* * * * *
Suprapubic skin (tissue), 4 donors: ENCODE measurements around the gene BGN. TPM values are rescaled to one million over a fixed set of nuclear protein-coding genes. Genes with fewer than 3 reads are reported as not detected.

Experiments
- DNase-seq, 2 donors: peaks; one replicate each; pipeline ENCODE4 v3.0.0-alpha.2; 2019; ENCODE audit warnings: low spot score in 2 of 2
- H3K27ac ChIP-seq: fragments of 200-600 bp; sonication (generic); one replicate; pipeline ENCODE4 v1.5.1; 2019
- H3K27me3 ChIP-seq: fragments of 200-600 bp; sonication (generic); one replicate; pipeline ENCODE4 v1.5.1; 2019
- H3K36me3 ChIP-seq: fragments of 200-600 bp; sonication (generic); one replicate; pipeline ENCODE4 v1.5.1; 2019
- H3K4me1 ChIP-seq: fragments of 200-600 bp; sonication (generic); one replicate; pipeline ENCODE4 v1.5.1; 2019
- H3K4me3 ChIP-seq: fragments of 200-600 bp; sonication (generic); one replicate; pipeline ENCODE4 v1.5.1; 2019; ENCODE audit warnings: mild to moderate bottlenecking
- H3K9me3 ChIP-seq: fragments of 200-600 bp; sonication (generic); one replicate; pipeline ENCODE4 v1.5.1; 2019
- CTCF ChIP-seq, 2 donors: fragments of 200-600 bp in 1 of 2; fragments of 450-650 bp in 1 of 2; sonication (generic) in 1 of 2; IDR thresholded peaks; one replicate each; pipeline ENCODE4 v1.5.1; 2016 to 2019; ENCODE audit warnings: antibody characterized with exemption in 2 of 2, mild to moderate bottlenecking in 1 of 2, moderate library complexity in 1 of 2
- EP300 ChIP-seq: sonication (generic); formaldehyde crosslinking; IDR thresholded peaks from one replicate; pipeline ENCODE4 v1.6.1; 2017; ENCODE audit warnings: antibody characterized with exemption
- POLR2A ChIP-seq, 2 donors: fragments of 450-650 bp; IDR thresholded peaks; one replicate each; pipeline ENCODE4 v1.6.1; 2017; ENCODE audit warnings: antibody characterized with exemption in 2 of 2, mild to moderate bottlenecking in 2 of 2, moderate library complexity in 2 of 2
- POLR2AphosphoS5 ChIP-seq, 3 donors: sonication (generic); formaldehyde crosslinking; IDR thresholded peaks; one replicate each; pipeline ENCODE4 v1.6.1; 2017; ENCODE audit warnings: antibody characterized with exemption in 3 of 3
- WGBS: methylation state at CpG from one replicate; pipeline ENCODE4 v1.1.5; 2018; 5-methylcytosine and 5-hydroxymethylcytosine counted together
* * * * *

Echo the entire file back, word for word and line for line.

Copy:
Suprapubic skin (tissue), 4 donors: ENCODE measurements around the gene BGN. TPM values are rescaled to one million over a fixed set of nuclear protein-coding genes. Genes with fewer than 3 reads are reported as not detected.

Experiments
- DNase-seq, 2 donors: peaks; one replicate each; pipeline ENCODE4 v3.0.0-alpha.2; 2019; ENCODE audit warnings: low spot score in 2 of 2
- H3K27ac ChIP-seq: fragments of 200-600 bp; sonication (generic); one replicate; pipeline ENCODE4 v1.5.1; 2019
- H3K27me3 ChIP-seq: fragments of 200-600 bp; sonication (generic); one replicate; pipeline ENCODE4 v1.5.1; 2019
- H3K36me3 ChIP-seq: fragments of 200-600 bp; sonication (generic); one replicate; pipeline ENCODE4 v1.5.1; 2019
- H3K4me1 ChIP-seq: fragments of 200-600 bp; sonication (generic); one replicate; pipeline ENCODE4 v1.5.1; 2019
- H3K4me3 ChIP-seq: fragments of 200-600 bp; sonication (generic); one replicate; pipeline ENCODE4 v1.5.1; 2019; ENCODE audit warnings: mild to moderate bottlenecking
- H3K9me3 ChIP-seq: fragments of 200-600 bp; sonication (generic); one replicate; pipeline ENCODE4 v1.5.1; 2019
- CTCF ChIP-seq, 2 donors: fragments of 200-600 bp in 1 of 2; fragments of 450-650 bp in 1 of 2; sonication (generic) in 1 of 2; IDR thresholded peaks; one replicate each; pipeline ENCODE4 v1.5.1; 2016 to 2019; ENCODE audit warnings: antibody characterized with exemption in 2 of 2, mild to moderate bottlenecking in 1 of 2, moderate library complexity in 1 of 2
- EP300 ChIP-seq: sonication (generic); formaldehyde crosslinking; IDR thresholded peaks from one replicate; pipeline ENCODE4 v1.6.1; 2017; ENCODE audit warnings: antibody characterized with exemption
- POLR2A ChIP-seq, 2 donors: fragments of 450-650 bp; IDR thresholded peaks; one replicate each; pipeline ENCODE4 v1.6.1; 2017; ENCODE audit warnings: antibody characterized with exemption in 2 of 2, mild to moderate bottlenecking in 2 of 2, moderate library complexity in 2 of 2
- POLR2AphosphoS5 ChIP-seq, 3 donors: sonication (generic); formaldehyde crosslinking; IDR thresholded peaks; one replicate each; pipeline ENCODE4 v1.6.1; 2017; ENCODE audit warnings: antibody characterized with exemption in 3 of 3
- WGBS: methylation state at CpG from one replicate; pipeline ENCODE4 v1.1.5; 2018; 5-methylcytosine and 5-hydroxymethylcytosine counted together